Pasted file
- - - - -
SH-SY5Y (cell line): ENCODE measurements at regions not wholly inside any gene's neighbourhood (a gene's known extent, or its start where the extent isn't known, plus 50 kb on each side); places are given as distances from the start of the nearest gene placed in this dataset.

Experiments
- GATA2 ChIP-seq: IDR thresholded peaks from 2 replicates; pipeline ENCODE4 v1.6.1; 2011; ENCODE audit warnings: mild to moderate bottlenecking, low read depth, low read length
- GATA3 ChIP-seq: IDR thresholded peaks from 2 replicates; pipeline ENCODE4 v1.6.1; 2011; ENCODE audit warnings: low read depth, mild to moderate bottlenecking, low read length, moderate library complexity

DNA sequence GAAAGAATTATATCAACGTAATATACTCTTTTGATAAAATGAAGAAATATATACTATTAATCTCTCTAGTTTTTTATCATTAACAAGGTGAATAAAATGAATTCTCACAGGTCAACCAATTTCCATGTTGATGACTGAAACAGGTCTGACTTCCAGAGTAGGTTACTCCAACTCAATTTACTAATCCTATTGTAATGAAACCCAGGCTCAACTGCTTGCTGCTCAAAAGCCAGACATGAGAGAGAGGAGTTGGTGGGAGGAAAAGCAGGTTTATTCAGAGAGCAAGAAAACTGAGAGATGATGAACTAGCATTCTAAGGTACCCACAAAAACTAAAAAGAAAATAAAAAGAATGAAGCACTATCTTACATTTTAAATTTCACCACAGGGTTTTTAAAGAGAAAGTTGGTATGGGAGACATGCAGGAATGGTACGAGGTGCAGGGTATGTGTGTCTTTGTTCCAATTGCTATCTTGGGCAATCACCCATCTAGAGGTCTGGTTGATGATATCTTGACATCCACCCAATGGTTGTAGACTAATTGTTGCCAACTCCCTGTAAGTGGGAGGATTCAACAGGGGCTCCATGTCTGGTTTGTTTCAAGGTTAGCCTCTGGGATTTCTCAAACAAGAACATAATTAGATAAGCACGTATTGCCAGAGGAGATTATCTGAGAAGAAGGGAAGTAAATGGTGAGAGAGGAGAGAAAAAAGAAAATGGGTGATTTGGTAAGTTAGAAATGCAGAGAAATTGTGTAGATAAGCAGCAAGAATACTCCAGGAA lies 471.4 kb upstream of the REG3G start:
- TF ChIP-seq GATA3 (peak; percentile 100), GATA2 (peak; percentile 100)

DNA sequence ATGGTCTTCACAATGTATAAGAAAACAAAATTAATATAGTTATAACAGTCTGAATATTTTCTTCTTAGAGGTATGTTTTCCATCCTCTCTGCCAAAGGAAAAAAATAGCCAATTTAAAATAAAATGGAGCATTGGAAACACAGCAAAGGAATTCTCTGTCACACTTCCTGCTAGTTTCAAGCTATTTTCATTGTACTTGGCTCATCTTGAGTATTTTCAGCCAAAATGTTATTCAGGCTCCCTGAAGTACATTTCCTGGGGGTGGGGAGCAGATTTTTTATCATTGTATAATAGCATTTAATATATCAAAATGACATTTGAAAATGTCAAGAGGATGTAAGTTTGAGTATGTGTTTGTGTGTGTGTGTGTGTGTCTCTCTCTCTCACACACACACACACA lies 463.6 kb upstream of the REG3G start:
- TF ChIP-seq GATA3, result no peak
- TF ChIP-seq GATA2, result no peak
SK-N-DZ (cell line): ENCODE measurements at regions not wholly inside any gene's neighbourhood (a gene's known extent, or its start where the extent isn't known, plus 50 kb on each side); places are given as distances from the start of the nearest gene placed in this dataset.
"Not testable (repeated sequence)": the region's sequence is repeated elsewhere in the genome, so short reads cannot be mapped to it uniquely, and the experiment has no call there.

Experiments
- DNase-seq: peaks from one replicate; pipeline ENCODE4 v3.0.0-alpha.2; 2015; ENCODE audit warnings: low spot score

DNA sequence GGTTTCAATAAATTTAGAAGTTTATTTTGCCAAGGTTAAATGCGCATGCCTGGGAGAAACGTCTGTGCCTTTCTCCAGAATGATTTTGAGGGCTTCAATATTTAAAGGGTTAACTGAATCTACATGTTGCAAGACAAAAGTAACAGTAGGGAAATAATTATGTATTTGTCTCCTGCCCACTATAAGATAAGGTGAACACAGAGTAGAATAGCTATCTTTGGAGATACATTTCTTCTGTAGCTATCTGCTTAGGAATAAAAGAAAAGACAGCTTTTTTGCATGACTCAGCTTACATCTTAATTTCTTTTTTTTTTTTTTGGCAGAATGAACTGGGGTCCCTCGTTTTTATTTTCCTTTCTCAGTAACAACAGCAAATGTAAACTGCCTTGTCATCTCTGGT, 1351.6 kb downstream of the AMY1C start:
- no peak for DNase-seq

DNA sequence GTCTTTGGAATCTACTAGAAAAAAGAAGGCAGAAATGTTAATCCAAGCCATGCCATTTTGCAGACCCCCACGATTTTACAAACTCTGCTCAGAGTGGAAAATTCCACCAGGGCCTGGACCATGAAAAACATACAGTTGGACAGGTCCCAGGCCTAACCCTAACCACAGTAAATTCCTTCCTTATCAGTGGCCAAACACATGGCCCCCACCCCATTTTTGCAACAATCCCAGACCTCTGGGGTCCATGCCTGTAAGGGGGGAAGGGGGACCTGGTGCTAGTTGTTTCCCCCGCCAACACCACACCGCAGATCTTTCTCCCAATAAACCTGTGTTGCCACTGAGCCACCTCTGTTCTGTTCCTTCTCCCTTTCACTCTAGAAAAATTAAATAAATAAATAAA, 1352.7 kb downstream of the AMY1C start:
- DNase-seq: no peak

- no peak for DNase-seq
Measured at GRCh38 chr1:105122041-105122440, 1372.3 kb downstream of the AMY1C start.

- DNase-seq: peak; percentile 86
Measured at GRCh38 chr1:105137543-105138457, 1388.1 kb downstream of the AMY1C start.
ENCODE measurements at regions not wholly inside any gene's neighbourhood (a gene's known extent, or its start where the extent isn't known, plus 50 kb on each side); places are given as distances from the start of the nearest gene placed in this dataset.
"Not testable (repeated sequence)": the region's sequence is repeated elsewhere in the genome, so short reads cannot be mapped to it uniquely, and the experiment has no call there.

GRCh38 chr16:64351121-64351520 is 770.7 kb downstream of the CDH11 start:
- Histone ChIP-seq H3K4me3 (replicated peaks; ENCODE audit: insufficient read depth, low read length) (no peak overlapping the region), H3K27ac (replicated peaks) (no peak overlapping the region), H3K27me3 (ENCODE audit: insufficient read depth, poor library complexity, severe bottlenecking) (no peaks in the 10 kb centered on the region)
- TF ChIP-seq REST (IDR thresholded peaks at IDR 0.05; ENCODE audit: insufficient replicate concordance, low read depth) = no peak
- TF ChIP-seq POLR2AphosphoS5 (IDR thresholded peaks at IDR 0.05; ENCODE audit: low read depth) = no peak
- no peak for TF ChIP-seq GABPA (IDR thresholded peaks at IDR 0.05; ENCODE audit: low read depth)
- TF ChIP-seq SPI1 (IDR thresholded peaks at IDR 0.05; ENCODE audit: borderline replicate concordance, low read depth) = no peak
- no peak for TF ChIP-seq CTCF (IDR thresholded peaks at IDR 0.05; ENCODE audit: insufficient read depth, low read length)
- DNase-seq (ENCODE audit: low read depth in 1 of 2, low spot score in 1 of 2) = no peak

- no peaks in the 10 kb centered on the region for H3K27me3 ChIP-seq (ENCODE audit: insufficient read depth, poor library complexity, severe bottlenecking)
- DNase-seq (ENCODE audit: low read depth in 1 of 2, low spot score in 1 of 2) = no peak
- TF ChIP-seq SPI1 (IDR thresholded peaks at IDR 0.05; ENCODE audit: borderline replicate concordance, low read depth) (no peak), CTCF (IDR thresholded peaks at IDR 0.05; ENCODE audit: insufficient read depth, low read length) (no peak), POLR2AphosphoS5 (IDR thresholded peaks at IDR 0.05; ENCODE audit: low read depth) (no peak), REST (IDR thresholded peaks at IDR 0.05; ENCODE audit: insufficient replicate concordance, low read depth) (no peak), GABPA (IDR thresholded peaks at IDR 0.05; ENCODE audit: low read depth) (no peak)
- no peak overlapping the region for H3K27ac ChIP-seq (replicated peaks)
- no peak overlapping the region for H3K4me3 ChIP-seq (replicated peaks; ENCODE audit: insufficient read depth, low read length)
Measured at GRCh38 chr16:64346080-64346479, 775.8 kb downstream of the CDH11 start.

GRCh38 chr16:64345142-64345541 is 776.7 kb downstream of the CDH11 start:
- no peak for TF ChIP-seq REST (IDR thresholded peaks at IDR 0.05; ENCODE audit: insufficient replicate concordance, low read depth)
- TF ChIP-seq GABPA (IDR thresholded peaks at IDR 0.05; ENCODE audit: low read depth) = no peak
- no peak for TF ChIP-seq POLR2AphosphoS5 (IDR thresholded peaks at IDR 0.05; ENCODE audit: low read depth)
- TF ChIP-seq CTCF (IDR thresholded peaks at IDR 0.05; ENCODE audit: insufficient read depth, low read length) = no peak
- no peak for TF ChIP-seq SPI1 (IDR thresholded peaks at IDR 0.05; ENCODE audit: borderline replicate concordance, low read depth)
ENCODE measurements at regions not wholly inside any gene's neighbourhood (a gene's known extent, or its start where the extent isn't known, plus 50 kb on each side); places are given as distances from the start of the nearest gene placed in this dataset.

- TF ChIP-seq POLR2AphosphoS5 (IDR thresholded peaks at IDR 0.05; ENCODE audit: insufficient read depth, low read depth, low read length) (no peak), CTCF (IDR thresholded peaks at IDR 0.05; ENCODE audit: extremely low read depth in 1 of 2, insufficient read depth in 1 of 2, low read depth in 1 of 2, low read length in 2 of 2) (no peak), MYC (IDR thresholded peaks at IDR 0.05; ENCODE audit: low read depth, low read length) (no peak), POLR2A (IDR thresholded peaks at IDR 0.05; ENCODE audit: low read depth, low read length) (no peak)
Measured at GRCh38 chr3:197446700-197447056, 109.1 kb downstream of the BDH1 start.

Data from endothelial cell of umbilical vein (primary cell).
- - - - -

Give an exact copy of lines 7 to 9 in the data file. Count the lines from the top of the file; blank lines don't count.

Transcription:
DNA sequence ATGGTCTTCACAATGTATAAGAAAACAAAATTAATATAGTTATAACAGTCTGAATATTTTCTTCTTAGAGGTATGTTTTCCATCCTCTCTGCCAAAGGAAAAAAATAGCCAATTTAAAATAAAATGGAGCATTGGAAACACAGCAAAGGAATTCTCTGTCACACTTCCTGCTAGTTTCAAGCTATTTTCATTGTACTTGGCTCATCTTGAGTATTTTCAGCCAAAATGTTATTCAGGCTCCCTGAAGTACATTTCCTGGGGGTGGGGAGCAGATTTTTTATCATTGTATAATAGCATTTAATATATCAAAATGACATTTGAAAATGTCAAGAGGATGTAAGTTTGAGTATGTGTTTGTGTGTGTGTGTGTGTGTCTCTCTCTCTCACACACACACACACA lies 463.6 kb upstream of the REG3G start:
- TF ChIP-seq GATA3, result no peak
- TF ChIP-seq GATA2, result no peak